Have a great weekend, everyone. I’ve blocked my Sólbein yoke and will be putting it back on the needles and separating the body and sleeves! How about you?

.

PREVIOUSLY: Elsewhere

New Favorites: Stranded purl hats

This is anecdotal, but I feel like there’s been a significant trend lately toward combining stranded knitting (which is almost always stockinette) with texture in various ways — frequently through the introduction of bobbles. I’m particularly taken with these two hat patterns that take on just a little added texture by virtue of simply purling some or all of the colorwork—

TOP: Hat with Purled XO by Arne and Carlos features a classic motif at jumbo scale with purled colorwork boosting its impact

BOTTOM: Hjarn Hat by Amber Platzer Corcoran is also bulky gauge but with more delicate, three-color motifs (click through for the more colorful samples)

.

PREVIOUSLY in New Favorites: Yuko Shimizu sweaters

Queue Check — January 2019

Queue Check — January 2019

After knitting the body of this Carbeth Cardigan last month, I finally got to knit the yoke over just a few evenings at the end of last week, before finally casting on my kid-sized Sólbein for the #fringeandfriendssteekalong yesterday, on a sunny January Sunday.

The Sólbein is kid-sized by virtue of simply knitting the smallest size with worsted-weight yarn (details here) on size US8 needles, and it looks like it may be coming out even smaller than I anticipated. My plan is to finish the yoke chart, block and measure it, and see where the math puts me. I’ve been thinking it will go to whichever niece it winds up fitting, but it might actually be too small for the two smallest of them (they’re 5). I won’t know till I block it, which I expect to be able to do in the next couple of days, so the recipient is still TBD for now! But I’m loving how it’s knitting up.

The Carbeth fabric is so seductive — the black OUR Yarn bulky held together with Shibui Pebble — and every day that’s cool enough for a sweater, I find myself wishing for this one. My plan here is to knit the bands and collar before the sleeves, then see how it looks with a little bit fuller sleeve. And I think I might not do the I-cord buttonholes. For those of you who’ve knitted this and worn it awhile, how are those holding up — have they stretched out or anything? I may do vertical bands for it instead.

Both of these cardigans are relatively quick projects and I wish I could knit them sequentially, but instead it’s a race to see which will get done while there’s still hope of appropriate weather. And actually, it’s a three-legged race.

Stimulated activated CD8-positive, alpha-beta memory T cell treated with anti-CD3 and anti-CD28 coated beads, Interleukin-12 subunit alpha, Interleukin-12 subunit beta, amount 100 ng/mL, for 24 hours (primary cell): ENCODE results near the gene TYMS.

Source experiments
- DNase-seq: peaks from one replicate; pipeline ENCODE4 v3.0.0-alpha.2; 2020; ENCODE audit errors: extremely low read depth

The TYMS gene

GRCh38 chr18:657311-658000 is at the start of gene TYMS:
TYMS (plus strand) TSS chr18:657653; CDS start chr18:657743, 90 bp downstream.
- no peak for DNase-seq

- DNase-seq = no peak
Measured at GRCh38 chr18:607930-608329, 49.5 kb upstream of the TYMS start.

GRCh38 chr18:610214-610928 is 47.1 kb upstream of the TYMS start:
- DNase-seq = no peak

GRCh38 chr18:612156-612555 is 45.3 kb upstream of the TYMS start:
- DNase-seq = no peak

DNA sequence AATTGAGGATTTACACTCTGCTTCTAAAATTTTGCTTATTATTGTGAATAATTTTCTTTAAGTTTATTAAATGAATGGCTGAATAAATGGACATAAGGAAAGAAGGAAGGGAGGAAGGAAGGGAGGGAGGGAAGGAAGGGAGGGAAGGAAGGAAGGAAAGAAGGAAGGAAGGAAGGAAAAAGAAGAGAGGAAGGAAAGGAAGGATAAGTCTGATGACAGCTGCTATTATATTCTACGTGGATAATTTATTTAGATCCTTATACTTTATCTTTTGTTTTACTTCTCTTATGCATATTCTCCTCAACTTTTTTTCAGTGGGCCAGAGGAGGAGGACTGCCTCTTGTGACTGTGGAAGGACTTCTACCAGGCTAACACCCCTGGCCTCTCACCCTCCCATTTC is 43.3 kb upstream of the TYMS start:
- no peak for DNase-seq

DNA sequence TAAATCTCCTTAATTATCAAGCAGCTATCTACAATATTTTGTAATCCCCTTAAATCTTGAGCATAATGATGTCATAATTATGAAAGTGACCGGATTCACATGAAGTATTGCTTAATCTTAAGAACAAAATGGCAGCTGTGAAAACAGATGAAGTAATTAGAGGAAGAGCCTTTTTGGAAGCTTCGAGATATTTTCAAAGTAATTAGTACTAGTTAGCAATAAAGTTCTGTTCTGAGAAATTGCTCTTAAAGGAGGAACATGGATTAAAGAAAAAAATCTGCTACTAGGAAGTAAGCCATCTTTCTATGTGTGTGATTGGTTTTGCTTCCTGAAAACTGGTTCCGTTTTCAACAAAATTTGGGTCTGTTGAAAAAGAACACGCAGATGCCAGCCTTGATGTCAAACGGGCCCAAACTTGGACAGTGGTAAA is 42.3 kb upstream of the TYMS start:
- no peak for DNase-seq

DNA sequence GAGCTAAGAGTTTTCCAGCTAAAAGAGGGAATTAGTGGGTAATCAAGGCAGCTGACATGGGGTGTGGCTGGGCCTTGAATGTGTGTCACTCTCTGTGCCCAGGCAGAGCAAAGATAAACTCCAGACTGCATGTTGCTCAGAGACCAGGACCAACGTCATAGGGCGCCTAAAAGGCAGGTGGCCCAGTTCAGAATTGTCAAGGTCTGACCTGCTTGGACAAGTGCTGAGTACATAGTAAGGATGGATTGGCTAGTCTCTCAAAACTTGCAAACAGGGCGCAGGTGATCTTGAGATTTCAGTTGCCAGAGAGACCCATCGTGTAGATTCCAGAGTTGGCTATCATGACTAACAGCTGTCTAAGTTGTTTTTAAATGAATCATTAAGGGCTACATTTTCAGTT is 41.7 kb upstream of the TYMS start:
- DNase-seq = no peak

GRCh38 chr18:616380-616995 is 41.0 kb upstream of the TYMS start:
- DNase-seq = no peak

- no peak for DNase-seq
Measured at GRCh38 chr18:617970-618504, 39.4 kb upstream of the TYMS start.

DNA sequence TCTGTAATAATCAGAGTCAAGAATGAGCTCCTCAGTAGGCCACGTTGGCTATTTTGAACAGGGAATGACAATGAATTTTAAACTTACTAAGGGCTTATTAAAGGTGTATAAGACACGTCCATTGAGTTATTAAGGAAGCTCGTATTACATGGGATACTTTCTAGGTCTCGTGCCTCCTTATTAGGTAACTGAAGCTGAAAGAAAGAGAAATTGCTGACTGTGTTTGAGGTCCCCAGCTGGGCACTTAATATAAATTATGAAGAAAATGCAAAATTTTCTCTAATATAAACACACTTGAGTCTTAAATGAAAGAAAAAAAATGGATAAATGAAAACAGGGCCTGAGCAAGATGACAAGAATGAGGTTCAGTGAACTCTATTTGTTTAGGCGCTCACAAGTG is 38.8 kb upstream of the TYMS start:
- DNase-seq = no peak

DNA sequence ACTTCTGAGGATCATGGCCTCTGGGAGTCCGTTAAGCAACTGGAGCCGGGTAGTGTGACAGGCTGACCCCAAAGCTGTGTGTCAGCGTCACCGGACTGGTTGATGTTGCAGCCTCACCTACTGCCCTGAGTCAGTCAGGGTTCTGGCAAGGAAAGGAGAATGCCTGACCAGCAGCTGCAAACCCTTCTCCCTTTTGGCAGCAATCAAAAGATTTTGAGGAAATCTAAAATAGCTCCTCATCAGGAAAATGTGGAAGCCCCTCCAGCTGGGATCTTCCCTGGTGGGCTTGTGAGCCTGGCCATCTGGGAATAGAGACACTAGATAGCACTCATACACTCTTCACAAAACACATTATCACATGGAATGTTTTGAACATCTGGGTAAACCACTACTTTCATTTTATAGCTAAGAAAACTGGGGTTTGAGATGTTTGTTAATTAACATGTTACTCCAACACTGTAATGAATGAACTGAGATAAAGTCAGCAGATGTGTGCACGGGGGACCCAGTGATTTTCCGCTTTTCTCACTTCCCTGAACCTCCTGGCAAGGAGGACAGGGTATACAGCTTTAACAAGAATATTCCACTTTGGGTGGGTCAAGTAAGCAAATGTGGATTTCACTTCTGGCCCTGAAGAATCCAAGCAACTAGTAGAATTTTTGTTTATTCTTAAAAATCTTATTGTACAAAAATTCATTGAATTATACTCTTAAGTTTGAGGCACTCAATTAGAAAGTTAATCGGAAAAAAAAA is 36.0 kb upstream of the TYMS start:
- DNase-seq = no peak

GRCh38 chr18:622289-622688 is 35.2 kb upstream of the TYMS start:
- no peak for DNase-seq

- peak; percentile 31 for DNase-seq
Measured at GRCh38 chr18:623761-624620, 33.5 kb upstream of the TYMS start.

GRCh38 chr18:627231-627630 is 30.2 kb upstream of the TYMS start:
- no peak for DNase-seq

Meanwhile, no change in the status of the cowl-dickey-question-mark thing I also started last month, but I’m eager to figure it out. And then I’m still mulling what’s on the horizon. I have lots of thoughts and ideas about the sweaters I’m unable to wear and what to do about it, but not ready to put anything in writing just yet …

.

PREVIOUSLY in Queue Check: UFOs of 2018

Inspiring mods of the Steekalong

Inspiring mods of the Steekalong

While there aren’t people taking really major liberties with the Sólbein Cardigan (which 99% of the #fringeandfriendssteekalong participants are knitting), there are numerous smaller modifications happening that illustrate all of the freedoms and flexibilities that excite me so much about knitting, so I wanted to point you to some of them. These are the sorts of design detail tweaks you can consider for just about any sweater you might knit:

BOTTOM: Pullover. @heyjoanne9999 left out the steek stitches in front to convert Sólbein to a pullover, but is planning to steek some side slits at the hips.

MIDDLE LEFT: Short rows. Several knitters have added short rows between the neckband and start of the colorwork, so the back neck will sit higher. @caitmariejohnson shared her notes on how she did it (swipe to the third image in the linked post) as did @knitterbree.

TOP: Vertical button band. For her second Sólbein already completed, @ivyknitsfast (no joke) knitted vertical 1×1 rib button bands and seamed them on. If you’ve ever wondered what a difference that makes, just look.

MIDDLE RIGHT: I-cord edging. @ceciliainstafford opted for I-cord edging all the way around, which has given it a vintage sweater-jacket look.